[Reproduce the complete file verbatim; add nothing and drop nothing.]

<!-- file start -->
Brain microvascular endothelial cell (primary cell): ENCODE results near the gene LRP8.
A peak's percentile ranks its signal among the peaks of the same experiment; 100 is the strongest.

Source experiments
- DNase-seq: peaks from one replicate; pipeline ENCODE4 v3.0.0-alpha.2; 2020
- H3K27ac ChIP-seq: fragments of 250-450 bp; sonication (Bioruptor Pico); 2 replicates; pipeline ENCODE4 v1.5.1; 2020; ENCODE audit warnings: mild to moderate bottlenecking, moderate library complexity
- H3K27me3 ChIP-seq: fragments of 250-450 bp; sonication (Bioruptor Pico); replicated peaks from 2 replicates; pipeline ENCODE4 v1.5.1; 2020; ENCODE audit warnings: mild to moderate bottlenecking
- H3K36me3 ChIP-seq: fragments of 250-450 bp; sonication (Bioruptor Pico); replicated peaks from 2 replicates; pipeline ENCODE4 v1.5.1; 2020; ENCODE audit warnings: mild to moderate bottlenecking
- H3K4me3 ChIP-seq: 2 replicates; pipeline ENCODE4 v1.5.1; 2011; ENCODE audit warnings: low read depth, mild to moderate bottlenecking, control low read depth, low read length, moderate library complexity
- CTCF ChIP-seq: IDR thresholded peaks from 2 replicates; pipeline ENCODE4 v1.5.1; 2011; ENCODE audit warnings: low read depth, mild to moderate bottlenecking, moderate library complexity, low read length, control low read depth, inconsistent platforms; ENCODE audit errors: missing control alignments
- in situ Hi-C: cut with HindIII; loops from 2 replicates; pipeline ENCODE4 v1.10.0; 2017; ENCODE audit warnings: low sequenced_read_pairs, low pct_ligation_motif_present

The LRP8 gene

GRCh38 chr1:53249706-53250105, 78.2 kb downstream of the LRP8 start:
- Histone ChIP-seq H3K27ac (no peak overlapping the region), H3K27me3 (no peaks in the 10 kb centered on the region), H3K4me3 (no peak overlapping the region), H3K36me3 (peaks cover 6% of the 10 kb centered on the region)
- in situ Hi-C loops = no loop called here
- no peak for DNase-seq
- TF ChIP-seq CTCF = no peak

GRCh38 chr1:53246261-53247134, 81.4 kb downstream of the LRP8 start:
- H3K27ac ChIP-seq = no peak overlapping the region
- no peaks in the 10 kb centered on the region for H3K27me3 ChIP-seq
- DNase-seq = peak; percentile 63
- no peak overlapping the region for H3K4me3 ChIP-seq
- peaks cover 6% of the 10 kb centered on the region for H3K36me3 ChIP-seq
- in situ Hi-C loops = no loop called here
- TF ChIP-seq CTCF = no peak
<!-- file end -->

Brain microvascular endothelial cell (primary cell): ENCODE results near the gene LRP8.
A peak's percentile ranks its signal among the peaks of the same experiment; 100 is the strongest.

Source experiments
- DNase-seq: peaks from one replicate; pipeline ENCODE4 v3.0.0-alpha.2; 2020
- H3K27ac ChIP-seq: fragments of 250-450 bp; sonication (Bioruptor Pico); 2 replicates; pipeline ENCODE4 v1.5.1; 2020; ENCODE audit warnings: mild to moderate bottlenecking, moderate library complexity
- H3K27me3 ChIP-seq: fragments of 250-450 bp; sonication (Bioruptor Pico); replicated peaks from 2 replicates; pipeline ENCODE4 v1.5.1; 2020; ENCODE audit warnings: mild to moderate bottlenecking
- H3K36me3 ChIP-seq: fragments of 250-450 bp; sonication (Bioruptor Pico); replicated peaks from 2 replicates; pipeline ENCODE4 v1.5.1; 2020; ENCODE audit warnings: mild to moderate bottlenecking
- H3K4me3 ChIP-seq: 2 replicates; pipeline ENCODE4 v1.5.1; 2011; ENCODE audit warnings: low read depth, mild to moderate bottlenecking, control low read depth, low read length, moderate library complexity
- CTCF ChIP-seq: IDR thresholded peaks from 2 replicates; pipeline ENCODE4 v1.5.1; 2011; ENCODE audit warnings: low read depth, mild to moderate bottlenecking, moderate library complexity, low read length, control low read depth, inconsistent platforms; ENCODE audit errors: missing control alignments
- in situ Hi-C: cut with HindIII; loops from 2 replicates; pipeline ENCODE4 v1.10.0; 2017; ENCODE audit warnings: low sequenced_read_pairs, low pct_ligation_motif_present

The LRP8 gene

GRCh38 chr1:53249706-53250105, 78.2 kb downstream of the LRP8 start:
- Histone ChIP-seq H3K27ac (no peak overlapping the region), H3K27me3 (no peaks in the 10 kb centered on the region), H3K4me3 (no peak overlapping the region), H3K36me3 (peaks cover 6% of the 10 kb centered on the region)
- in situ Hi-C loops = no loop called here
- no peak for DNase-seq
- TF ChIP-seq CTCF = no peak

GRCh38 chr1:53246261-53247134, 81.4 kb downstream of the LRP8 start:
- H3K27ac ChIP-seq = no peak overlapping the region
- no peaks in the 10 kb centered on the region for H3K27me3 ChIP-seq
- DNase-seq = peak; percentile 63
- no peak overlapping the region for H3K4me3 ChIP-seq
- peaks cover 6% of the 10 kb centered on the region for H3K36me3 ChIP-seq
- in situ Hi-C loops = no loop called here
- TF ChIP-seq CTCF = no peak